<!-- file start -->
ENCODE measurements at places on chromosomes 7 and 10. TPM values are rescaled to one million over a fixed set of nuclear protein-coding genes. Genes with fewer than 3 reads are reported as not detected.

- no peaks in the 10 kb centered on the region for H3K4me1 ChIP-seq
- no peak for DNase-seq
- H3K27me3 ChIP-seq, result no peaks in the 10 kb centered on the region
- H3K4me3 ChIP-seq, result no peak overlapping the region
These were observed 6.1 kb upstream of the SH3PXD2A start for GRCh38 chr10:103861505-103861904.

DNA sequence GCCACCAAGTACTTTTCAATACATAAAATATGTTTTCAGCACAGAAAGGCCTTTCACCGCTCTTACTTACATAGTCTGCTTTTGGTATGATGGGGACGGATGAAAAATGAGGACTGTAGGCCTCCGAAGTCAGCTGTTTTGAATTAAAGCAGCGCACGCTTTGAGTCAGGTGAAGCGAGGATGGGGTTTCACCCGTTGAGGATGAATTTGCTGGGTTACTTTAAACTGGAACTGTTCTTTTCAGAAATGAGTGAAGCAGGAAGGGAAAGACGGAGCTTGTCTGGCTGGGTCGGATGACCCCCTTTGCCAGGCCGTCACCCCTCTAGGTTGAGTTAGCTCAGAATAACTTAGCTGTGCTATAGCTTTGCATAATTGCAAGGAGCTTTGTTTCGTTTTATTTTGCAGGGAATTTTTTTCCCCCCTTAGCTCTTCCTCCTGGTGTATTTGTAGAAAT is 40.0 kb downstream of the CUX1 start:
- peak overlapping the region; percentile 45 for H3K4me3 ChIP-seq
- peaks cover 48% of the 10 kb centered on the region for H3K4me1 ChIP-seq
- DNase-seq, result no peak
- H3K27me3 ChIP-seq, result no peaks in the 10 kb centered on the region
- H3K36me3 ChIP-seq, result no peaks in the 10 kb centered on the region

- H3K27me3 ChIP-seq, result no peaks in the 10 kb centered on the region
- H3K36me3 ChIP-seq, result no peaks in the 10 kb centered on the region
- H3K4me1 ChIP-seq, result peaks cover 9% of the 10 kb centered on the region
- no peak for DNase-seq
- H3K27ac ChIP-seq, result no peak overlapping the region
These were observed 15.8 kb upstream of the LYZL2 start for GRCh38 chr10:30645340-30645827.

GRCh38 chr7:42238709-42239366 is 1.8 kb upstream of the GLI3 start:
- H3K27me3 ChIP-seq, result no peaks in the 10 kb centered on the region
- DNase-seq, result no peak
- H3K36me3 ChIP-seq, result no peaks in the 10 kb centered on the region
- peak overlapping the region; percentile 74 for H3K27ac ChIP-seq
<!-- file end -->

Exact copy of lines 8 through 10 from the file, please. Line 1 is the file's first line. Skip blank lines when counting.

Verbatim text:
- peak overlapping the region; percentile 45 for H3K4me3 ChIP-seq
- peaks cover 48% of the 10 kb centered on the region for H3K4me1 ChIP-seq
- DNase-seq, result no peak